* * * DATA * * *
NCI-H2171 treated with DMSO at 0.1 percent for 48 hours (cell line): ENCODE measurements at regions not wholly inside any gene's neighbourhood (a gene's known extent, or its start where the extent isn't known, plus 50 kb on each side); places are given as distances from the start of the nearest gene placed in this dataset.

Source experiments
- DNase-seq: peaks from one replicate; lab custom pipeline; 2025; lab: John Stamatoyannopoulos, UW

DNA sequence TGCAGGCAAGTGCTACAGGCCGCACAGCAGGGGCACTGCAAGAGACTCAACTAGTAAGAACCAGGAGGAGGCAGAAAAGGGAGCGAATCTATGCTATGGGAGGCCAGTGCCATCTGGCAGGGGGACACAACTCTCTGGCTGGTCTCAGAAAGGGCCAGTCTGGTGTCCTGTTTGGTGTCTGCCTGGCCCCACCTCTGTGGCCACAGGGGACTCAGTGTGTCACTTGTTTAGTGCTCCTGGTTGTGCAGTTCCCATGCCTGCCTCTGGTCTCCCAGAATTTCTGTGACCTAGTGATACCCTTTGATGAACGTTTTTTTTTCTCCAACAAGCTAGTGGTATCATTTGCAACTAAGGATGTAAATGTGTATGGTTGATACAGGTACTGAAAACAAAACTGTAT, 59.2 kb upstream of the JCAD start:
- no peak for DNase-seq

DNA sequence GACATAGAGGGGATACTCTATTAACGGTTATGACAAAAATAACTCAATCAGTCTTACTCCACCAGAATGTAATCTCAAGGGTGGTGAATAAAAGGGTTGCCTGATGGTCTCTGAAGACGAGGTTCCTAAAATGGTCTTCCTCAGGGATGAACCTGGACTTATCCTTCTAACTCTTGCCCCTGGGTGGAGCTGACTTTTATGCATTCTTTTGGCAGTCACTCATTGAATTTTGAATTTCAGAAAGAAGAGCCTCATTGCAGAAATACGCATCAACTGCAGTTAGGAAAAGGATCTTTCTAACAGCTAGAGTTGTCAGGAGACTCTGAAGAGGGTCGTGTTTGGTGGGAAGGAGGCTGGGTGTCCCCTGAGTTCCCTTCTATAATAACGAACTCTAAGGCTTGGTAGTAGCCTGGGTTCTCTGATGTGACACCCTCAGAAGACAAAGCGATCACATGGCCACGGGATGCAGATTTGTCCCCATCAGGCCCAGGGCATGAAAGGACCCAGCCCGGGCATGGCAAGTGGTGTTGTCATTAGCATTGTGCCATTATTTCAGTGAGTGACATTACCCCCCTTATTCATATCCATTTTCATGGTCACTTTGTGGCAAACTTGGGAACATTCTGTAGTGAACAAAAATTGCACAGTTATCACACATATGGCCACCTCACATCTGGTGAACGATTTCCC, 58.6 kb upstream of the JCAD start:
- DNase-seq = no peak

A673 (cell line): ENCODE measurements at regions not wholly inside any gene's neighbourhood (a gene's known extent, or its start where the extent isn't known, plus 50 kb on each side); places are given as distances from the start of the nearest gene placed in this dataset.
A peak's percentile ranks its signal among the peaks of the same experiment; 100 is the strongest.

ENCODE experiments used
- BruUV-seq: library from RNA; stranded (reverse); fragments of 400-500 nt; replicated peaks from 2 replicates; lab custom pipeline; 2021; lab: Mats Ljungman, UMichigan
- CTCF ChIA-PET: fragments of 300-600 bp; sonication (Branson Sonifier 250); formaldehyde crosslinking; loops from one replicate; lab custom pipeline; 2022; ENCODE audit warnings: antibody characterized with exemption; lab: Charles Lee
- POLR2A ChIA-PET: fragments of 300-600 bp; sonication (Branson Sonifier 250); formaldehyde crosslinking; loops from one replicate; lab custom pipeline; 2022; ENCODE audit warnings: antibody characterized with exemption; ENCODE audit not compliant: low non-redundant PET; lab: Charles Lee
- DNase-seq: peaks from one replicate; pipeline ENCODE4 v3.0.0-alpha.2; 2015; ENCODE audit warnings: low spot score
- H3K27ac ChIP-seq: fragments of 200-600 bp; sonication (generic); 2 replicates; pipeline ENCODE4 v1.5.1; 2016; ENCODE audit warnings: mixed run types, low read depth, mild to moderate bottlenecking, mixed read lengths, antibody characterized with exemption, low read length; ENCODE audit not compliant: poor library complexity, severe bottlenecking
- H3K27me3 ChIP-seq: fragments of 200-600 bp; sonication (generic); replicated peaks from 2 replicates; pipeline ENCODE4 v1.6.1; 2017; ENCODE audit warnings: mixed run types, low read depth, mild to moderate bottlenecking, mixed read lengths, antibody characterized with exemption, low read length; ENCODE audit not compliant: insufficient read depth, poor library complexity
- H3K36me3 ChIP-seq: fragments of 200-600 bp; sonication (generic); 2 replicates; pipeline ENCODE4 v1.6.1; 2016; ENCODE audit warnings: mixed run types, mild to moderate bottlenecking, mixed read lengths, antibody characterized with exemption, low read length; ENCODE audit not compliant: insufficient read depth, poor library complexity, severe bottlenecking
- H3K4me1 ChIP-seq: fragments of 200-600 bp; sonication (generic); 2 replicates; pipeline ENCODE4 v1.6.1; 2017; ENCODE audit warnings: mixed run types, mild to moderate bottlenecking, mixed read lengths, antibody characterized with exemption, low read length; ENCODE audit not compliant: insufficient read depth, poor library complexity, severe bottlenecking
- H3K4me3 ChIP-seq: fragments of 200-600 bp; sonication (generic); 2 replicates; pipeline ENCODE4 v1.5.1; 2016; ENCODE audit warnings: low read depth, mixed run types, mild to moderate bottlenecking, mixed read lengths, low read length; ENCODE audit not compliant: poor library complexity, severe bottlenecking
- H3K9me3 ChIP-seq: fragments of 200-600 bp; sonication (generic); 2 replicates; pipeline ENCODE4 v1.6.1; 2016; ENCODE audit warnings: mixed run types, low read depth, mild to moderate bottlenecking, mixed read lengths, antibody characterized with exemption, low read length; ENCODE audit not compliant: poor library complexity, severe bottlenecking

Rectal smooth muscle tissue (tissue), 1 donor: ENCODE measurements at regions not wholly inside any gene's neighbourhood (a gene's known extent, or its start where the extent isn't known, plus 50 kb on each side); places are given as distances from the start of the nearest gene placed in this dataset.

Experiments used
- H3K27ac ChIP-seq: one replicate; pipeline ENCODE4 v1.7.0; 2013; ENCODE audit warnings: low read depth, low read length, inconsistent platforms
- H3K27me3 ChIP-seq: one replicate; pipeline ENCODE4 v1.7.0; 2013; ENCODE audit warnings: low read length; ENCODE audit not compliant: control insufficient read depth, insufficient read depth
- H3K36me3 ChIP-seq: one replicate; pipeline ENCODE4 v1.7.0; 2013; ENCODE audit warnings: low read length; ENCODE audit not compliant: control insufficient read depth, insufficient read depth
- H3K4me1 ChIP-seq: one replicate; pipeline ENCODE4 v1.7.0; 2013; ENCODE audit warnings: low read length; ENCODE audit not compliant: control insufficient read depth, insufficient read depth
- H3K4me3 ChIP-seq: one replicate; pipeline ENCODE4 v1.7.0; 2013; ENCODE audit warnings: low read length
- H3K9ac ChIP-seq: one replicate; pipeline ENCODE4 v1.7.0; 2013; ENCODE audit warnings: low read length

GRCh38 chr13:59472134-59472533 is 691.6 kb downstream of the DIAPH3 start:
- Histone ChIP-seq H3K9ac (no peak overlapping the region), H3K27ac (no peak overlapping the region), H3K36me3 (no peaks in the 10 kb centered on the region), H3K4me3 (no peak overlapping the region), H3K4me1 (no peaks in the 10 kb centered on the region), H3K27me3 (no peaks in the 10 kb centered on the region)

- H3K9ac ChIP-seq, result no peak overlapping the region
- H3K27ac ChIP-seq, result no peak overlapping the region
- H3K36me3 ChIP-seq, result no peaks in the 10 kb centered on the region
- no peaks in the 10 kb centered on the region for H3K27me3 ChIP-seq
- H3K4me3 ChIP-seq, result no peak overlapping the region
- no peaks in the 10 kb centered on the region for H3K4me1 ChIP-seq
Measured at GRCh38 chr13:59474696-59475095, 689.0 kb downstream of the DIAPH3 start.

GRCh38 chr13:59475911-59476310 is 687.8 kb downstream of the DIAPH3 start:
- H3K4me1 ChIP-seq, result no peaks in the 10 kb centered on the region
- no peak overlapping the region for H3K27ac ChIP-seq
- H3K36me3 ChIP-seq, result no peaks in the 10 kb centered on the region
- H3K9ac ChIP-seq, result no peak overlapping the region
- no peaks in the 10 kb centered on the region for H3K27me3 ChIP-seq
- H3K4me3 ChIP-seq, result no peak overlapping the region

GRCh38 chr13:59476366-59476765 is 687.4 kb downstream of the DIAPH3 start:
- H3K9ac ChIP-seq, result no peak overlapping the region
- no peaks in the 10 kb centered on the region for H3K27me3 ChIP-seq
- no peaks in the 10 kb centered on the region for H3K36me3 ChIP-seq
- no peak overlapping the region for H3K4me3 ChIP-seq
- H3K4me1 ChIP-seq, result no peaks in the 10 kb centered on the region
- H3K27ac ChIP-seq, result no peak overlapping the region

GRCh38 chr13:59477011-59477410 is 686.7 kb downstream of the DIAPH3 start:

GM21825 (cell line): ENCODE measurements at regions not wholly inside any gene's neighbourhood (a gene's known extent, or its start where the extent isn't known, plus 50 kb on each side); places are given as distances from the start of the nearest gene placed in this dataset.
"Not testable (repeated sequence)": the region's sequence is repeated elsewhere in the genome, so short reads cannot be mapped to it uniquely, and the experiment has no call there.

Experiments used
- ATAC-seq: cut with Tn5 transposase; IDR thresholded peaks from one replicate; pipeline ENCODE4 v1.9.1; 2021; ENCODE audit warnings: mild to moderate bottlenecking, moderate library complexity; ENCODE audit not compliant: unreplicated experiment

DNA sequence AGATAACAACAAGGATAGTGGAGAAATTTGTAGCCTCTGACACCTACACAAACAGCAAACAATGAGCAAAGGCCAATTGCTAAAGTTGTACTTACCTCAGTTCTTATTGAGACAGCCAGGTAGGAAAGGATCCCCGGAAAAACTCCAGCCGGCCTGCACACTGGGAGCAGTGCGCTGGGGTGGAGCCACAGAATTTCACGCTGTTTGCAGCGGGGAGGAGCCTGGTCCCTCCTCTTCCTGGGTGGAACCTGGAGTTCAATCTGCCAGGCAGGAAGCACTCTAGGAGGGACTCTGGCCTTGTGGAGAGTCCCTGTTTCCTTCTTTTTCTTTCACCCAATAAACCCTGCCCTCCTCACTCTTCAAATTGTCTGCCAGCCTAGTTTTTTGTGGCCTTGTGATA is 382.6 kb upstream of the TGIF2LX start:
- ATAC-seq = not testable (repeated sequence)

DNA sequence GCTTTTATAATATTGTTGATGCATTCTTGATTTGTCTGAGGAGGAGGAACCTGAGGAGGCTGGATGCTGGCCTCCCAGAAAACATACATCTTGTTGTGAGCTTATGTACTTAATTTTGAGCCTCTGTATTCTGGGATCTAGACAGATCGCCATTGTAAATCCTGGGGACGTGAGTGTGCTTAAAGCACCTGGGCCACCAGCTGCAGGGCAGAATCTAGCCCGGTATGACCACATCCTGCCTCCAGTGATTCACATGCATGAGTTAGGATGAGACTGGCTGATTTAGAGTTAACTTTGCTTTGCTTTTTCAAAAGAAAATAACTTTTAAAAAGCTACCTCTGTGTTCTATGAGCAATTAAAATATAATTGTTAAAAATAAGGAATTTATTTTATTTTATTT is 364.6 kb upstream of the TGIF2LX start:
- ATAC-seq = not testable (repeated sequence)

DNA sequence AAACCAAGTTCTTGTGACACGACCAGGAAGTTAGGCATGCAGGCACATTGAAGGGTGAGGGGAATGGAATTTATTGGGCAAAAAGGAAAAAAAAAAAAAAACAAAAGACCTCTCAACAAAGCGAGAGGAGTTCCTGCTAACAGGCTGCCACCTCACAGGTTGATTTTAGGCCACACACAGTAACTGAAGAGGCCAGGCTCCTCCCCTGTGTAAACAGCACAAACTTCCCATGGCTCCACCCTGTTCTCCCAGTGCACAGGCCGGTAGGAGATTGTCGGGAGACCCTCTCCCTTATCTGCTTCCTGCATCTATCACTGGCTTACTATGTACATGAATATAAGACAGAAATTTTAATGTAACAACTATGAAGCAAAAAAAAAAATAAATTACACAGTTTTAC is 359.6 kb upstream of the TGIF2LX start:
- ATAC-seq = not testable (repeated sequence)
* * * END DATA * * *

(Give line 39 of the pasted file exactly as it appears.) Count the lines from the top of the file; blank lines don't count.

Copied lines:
- H3K4me1 ChIP-seq, result no peaks in the 10 kb centered on the region